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why this work:

variable = "hi";
variabletwo = this. variable;
alert( variabletwo );

and this dont:

Object = {
   variable: "hi",
   variabletwo: this.variable
}
alert( Object.variabletwo );

in JavaScript.

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3 Answers 3

up vote 3 down vote accepted

Within a function body this is a reference to the object on which the function was invoked. It is a very dynamic value - set at the point when the function is called.

Outside of a function this doesn't make much sense - it will point to the global context.

In the original code this.variable will resolve to window.variable. e.g:

window.variable = 'global';
Object = {
   variable: "hi",
   variabletwo: this.variable
};
alert( Object.variabletwo );
// displays 'global'

However, within a function that is an object property (a method) this will point to the object as you expected. e.g:

myObject = {
    variable: "hi",
    setTwo: function () {
        this.variabletwo = this.variable;
    }
};
myObject.setTwo();// when called `this` will point to myObject
alert(myObject.variabletwo);
// displays 'hi'

It's also worth noting that in your original you destroyed the reference to the native Object constructor. After executing your code you would find new Object() would throw an error. i.e:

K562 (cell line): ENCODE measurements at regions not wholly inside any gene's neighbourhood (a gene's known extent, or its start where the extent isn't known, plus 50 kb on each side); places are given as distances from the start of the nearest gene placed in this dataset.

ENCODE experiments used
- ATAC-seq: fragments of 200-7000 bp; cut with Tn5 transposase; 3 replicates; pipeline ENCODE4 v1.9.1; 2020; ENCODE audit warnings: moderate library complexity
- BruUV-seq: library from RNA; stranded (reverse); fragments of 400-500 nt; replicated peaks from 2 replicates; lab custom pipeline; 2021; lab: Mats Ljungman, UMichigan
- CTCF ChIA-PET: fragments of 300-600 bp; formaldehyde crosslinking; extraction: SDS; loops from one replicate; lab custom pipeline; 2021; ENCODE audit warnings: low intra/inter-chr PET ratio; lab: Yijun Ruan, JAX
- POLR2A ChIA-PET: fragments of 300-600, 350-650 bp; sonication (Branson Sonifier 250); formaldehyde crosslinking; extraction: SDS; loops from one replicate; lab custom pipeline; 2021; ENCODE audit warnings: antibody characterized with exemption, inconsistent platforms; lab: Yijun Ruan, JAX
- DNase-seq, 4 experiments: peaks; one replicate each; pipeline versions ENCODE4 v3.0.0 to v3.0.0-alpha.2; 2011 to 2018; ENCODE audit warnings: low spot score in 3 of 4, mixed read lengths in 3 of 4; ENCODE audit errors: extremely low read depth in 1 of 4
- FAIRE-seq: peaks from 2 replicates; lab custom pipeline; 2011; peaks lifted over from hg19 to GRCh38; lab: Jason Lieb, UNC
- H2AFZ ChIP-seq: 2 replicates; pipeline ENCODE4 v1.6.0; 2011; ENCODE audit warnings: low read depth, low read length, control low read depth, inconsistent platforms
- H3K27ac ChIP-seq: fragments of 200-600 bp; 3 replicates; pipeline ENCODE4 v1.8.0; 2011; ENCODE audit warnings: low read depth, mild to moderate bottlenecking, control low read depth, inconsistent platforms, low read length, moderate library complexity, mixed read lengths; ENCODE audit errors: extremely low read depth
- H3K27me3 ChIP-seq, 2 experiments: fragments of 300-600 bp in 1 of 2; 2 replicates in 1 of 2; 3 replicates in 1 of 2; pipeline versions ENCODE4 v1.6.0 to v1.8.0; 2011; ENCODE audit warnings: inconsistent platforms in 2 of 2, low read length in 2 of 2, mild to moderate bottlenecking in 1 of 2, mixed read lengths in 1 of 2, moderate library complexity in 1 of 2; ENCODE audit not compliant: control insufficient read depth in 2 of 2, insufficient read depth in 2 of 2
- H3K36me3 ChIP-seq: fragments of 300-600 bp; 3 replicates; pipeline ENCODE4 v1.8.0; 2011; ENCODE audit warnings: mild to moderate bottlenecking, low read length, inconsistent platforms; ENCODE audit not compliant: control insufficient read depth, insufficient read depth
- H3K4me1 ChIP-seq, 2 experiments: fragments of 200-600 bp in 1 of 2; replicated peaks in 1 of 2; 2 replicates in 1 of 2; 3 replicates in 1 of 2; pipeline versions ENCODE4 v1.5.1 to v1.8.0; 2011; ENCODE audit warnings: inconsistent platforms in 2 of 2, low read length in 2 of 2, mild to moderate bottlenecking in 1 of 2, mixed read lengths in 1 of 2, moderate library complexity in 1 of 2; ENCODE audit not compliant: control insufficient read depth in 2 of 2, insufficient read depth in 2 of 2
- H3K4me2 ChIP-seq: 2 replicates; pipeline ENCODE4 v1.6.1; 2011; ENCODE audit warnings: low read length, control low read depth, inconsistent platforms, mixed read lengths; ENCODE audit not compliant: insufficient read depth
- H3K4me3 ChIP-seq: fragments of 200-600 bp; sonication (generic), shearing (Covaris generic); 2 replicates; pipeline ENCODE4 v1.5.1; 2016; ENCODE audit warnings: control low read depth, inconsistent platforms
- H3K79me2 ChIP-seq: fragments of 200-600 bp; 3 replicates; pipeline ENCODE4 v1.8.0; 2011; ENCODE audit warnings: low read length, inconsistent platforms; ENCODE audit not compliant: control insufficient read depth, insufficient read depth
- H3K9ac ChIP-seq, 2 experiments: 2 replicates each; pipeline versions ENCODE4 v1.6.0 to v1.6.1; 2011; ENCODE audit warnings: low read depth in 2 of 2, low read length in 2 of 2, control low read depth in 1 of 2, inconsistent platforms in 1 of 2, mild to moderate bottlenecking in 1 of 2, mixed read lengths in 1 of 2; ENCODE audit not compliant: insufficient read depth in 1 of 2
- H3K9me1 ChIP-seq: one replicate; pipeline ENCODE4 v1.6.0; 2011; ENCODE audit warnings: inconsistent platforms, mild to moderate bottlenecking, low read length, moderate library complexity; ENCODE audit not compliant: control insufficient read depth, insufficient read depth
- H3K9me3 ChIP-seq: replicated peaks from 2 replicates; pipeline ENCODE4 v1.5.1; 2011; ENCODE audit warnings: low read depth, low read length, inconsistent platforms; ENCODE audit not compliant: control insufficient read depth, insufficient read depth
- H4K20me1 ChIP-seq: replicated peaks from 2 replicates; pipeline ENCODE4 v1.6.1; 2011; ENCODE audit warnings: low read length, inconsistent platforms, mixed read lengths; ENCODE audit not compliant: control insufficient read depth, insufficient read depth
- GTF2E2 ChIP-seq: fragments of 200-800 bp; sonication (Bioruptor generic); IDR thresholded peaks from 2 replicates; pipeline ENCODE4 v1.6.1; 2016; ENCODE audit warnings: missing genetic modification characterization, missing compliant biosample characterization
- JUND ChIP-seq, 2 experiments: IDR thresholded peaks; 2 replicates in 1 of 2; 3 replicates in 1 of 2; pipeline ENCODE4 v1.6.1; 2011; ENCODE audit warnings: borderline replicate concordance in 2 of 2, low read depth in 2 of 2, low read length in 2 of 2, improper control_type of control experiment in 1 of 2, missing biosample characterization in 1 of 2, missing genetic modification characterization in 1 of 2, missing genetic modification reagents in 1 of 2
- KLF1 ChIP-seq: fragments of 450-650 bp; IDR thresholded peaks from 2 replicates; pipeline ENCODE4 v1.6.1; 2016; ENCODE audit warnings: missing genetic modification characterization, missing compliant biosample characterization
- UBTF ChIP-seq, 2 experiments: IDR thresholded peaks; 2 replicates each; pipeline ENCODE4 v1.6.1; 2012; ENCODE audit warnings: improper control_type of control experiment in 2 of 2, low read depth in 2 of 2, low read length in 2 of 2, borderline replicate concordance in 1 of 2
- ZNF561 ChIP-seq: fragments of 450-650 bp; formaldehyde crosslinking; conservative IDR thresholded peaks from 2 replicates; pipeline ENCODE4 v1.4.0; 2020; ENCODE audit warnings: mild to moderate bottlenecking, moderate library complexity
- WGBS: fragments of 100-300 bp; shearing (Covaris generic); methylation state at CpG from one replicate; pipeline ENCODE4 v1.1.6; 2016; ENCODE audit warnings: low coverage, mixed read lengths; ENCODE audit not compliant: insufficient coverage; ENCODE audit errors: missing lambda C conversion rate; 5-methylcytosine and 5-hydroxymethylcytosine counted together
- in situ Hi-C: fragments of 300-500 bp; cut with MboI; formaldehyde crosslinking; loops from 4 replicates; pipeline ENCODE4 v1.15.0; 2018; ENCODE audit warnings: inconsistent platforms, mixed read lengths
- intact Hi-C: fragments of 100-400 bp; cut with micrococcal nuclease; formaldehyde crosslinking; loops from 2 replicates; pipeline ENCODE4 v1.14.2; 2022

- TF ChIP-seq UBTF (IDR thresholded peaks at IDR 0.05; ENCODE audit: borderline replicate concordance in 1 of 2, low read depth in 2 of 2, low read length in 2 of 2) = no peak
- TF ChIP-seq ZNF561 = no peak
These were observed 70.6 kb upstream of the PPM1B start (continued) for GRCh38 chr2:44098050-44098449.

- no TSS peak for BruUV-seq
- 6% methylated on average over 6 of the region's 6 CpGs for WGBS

alert(Object === {}.constructor);
// displays false
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Because you can't access the new object until after the initialiser expression.

The this you have is the this that is outside the literal.

A simple test of this would be:

var self = this;
var anObject = { isThis: self === this }
alert(anObject.isThis)
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In the first example, both vars are in the global scope, as is the reference to 'this'. In that scope, 'this' is the global, of which each var is a property. So 'variable' and 'this.variable', in the global scope, are the same thing.

In the second, however, 'this' is not referencing the same scope in which 'variable' lives. 'variable' lives under 'Object', so you would have to reference it as 'Object.variable'.

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